The first U.S. patient to participate in a global study of a stem cell therapy injected directly into the brain to treat stroke disability was enrolled in the clinical trial this week at The University of Texas Health Science Center at Houston (UTHealth).
“At McGovern Medical School at UTHealth, we have been studying cellular therapies as a novel treatment for stroke over the past 10 years. We are very excited to partner with ReNeuron and enroll the first patient into the PISCES III study,” said Sean I. Savitz, MD, the study’s global principal investigator and professor and director of the Institute for Stroke and Cerebrovascular Disease at UTHealth. “This study represents an important next step in the development of novel cellular therapies for chronic stroke and, to date, is the most advanced clinical trial to determine whether neural stem cells improve recovery in patients chronically disabled by stroke.”
The use of transcranial direct current stimulation in conjunction with constraint-induced movement therapy, the underlying disease process among individuals at high risk for rheumatoid arthritis, a combination of stem cell therapy and tailored rehabilitation for patients poststroke, and the effectiveness of cognitive behavioral-based therapy for patients after spine surgery will be the subjects of research projects recently awarded $200,000 in grants from the Foundation for Physical Therapy (Foundation).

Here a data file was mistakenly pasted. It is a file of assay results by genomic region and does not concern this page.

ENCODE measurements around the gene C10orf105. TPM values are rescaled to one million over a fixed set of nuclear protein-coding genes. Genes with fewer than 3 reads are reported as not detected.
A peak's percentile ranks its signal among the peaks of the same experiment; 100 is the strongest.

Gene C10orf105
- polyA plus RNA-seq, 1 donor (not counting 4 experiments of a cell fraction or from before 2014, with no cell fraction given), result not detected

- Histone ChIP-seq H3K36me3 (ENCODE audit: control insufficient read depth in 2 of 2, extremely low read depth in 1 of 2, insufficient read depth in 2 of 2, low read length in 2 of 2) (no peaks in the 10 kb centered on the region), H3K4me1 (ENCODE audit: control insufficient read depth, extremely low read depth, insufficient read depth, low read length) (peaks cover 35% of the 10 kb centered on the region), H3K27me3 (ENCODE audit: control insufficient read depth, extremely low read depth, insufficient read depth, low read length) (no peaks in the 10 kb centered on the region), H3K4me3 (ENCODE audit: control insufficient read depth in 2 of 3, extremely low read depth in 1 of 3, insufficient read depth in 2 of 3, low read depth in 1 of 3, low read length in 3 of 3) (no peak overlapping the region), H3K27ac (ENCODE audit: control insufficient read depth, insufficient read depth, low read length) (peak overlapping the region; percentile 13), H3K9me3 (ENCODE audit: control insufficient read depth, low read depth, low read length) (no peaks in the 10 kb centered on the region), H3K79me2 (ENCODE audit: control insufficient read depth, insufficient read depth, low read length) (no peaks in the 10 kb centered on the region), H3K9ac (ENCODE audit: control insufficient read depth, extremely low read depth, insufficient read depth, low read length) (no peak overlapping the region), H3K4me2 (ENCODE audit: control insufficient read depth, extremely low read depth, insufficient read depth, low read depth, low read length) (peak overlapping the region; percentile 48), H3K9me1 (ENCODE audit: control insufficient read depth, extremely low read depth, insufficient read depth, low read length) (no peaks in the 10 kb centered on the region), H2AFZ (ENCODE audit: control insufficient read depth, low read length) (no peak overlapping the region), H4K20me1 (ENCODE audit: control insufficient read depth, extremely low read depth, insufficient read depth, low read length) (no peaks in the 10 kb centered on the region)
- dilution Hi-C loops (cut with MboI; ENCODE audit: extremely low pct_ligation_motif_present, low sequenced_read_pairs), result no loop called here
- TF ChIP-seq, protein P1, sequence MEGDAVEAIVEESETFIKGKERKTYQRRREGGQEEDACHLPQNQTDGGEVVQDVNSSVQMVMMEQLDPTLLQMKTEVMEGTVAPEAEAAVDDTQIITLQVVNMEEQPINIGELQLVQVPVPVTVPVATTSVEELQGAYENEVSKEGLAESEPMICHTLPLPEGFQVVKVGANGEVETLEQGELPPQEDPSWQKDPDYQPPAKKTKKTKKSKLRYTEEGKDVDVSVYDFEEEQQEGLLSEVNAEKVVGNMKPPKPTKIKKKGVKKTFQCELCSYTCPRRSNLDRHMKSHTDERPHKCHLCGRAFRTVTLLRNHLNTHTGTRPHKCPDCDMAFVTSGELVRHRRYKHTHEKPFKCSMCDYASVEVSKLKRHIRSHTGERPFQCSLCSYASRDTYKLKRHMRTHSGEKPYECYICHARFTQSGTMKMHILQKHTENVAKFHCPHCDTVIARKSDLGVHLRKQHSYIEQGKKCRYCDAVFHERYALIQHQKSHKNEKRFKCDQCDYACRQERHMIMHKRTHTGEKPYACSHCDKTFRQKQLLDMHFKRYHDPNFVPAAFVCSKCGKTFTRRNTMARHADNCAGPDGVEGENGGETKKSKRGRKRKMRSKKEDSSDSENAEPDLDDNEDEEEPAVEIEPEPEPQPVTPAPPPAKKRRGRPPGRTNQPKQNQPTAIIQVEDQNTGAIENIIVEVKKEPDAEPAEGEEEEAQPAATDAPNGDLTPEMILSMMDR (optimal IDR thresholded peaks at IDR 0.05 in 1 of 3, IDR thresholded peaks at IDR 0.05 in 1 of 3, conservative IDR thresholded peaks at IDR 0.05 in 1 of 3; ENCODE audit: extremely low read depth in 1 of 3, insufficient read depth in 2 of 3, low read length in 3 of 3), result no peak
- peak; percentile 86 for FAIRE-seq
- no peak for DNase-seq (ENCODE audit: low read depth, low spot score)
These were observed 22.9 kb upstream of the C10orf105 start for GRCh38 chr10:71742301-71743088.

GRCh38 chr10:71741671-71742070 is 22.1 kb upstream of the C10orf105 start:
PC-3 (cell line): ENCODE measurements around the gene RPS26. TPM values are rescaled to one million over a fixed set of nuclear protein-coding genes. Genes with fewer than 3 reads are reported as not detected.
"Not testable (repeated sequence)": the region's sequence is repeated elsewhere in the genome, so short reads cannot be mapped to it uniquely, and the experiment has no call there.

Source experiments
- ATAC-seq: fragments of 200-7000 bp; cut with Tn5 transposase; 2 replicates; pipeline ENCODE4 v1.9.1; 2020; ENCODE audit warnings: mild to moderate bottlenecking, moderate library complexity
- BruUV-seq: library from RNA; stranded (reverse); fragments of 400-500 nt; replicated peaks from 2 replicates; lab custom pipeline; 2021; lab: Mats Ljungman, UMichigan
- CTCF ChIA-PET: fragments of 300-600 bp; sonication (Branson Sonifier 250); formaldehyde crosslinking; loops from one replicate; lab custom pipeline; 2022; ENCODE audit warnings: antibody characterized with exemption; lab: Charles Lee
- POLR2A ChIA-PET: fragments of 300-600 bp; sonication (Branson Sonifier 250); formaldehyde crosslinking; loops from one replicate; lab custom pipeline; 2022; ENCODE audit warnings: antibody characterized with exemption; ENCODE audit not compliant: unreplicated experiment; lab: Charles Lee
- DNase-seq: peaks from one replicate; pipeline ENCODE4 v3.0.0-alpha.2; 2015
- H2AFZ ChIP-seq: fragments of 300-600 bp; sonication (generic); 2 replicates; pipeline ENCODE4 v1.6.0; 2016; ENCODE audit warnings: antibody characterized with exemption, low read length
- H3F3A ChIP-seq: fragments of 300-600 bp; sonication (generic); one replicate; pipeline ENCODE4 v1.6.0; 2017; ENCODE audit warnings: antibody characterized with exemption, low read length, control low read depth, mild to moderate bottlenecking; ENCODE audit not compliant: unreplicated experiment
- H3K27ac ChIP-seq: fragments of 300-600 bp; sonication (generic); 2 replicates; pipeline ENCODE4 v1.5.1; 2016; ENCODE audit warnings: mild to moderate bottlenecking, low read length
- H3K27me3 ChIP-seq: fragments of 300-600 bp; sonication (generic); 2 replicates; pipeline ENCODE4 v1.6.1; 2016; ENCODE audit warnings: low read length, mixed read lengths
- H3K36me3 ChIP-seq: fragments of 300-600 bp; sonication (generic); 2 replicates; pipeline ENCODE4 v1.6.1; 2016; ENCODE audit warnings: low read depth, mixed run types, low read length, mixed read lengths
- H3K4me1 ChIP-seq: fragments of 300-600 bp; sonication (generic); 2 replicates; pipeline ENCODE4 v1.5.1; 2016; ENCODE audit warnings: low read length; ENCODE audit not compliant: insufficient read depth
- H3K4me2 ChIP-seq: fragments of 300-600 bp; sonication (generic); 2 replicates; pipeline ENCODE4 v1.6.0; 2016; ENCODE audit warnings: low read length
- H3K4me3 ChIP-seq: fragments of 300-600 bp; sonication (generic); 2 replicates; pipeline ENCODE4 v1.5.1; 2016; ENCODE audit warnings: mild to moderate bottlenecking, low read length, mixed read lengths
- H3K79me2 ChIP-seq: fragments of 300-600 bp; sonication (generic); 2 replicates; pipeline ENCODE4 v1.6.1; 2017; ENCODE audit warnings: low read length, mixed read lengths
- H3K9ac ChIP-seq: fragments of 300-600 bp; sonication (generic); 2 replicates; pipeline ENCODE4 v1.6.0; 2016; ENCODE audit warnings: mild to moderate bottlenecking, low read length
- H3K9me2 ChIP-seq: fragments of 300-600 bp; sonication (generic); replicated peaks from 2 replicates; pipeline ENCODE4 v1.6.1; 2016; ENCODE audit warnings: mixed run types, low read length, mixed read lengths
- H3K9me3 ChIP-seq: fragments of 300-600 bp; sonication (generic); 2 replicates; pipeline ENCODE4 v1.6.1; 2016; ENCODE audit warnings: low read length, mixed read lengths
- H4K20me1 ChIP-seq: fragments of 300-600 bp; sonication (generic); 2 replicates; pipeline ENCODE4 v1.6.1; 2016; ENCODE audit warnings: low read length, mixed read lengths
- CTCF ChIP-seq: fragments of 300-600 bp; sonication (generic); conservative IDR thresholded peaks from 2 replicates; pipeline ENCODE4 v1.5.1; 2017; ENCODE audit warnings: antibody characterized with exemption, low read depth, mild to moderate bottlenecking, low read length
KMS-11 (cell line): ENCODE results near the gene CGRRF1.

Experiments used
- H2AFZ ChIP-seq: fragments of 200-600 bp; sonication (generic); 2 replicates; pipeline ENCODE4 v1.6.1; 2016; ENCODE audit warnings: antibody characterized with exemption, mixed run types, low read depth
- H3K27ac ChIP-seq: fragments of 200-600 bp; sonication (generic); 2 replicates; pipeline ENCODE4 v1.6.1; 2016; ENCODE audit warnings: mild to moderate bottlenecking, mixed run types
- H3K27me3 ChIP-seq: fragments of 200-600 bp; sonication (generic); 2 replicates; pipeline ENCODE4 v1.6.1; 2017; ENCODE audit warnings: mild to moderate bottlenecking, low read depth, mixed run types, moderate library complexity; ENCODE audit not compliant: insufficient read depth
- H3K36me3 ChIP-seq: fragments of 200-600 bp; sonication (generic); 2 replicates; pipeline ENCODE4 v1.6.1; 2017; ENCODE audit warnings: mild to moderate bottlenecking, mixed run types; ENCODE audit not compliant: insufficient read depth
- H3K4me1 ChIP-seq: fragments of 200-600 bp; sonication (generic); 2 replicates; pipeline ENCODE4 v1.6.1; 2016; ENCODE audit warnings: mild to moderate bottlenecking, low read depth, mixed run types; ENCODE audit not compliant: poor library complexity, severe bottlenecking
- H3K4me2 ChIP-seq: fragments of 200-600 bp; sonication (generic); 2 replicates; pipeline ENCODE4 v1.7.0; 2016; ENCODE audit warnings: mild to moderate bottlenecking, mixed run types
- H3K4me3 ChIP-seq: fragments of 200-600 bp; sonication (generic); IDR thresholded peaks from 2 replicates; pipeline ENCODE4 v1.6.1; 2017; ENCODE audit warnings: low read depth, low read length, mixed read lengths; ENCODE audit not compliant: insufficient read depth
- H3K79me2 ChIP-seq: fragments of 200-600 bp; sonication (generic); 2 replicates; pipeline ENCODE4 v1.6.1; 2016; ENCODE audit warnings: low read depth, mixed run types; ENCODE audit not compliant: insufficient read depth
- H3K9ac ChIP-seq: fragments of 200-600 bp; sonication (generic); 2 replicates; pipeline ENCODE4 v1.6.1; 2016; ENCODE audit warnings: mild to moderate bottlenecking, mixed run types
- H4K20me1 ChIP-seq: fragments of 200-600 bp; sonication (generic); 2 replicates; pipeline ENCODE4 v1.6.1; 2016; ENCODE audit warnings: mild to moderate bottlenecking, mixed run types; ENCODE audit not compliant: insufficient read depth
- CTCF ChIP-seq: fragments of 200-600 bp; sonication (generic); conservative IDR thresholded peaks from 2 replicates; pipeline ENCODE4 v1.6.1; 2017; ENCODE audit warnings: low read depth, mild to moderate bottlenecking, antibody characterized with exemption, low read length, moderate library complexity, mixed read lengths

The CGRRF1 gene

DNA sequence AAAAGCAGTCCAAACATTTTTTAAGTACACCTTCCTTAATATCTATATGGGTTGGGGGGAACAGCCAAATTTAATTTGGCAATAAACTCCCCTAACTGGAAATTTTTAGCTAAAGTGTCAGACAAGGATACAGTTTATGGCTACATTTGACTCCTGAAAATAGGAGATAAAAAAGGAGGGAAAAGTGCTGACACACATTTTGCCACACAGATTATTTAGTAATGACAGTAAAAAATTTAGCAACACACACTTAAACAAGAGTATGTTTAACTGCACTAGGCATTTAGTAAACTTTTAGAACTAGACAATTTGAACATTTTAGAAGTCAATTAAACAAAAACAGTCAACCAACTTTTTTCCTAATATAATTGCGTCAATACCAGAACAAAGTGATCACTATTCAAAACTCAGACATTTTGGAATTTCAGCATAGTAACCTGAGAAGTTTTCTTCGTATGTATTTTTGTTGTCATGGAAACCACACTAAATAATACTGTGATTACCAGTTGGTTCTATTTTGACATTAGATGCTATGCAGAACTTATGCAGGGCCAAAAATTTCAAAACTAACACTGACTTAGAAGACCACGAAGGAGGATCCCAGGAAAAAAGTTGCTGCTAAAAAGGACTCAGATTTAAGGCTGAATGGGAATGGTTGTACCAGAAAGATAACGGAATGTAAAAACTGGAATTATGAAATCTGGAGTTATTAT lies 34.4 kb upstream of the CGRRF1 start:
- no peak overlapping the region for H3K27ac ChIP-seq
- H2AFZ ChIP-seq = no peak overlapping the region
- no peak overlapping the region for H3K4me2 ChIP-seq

Bernadette Gillick, PT, MSPT, PhD, is this year’s recipient of the $80,000 Magistro Family Foundation Research Grant. Gillick, an assistant professor at the University of Minnesota, is conducting a 2-year project to study the effectiveness of transcranial direct stimulation combined with constraint-induced movement therapy to improve hand function in children with weakness after stroke. She was a former recipient of Foundation Promotion of Doctoral Studies II (PODS II) scholarships in 2009 and 2010. The Magistro grant is funded by the Magistro Family Foundation Endowment Fund.